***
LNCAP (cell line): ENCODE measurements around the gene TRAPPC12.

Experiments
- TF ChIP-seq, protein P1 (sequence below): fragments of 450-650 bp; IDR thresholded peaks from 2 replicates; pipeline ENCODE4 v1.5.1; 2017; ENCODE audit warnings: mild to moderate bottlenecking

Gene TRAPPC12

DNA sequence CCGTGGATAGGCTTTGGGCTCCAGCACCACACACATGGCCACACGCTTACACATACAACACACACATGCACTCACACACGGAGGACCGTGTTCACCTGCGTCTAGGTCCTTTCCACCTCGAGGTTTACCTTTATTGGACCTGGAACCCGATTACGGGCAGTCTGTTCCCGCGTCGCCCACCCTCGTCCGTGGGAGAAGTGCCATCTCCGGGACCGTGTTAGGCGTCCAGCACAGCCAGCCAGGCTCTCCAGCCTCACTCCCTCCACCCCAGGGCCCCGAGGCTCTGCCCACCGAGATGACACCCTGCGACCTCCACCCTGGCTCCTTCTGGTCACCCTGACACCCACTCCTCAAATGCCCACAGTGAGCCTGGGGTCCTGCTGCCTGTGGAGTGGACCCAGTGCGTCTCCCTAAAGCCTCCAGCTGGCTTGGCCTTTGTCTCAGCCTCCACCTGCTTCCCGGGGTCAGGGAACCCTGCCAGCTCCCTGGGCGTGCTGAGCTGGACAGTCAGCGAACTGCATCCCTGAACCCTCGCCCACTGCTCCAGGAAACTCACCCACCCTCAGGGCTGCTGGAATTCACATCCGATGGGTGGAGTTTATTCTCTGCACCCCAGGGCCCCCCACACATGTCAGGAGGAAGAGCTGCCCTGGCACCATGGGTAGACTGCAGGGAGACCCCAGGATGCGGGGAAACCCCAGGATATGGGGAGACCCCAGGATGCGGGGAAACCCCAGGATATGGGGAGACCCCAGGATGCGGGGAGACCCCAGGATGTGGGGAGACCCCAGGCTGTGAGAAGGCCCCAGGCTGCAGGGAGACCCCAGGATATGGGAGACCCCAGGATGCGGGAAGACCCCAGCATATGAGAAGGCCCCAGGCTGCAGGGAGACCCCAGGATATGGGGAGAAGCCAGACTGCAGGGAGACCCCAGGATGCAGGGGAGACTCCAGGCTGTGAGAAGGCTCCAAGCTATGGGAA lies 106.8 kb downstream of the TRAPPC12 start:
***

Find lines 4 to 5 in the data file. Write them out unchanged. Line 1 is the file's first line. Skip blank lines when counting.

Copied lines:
Gene TRAPPC12

DNA sequence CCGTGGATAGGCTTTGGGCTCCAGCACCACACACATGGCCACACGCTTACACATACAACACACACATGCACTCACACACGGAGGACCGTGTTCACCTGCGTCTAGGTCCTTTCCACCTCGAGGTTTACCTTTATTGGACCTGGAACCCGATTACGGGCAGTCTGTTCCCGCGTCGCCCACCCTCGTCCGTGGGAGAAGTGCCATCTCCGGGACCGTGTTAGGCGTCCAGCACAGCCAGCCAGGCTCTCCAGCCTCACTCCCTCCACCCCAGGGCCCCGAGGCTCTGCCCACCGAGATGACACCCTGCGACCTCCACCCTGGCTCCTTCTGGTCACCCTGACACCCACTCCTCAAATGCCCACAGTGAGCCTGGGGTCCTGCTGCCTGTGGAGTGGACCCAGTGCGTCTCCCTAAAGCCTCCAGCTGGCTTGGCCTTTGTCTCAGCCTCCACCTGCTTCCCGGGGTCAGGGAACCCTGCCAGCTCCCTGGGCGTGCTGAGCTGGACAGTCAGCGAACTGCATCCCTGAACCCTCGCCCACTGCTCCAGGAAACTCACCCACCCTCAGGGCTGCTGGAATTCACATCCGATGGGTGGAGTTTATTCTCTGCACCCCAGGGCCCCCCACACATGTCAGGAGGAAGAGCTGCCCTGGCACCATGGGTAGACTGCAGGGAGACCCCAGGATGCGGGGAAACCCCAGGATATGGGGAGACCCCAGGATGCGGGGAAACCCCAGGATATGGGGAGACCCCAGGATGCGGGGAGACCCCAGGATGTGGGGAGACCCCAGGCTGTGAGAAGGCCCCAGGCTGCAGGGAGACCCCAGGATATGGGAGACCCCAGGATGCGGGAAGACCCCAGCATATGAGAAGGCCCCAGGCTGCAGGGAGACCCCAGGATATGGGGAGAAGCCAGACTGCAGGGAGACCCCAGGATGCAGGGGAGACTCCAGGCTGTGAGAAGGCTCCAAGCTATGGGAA lies 106.8 kb downstream of the TRAPPC12 start: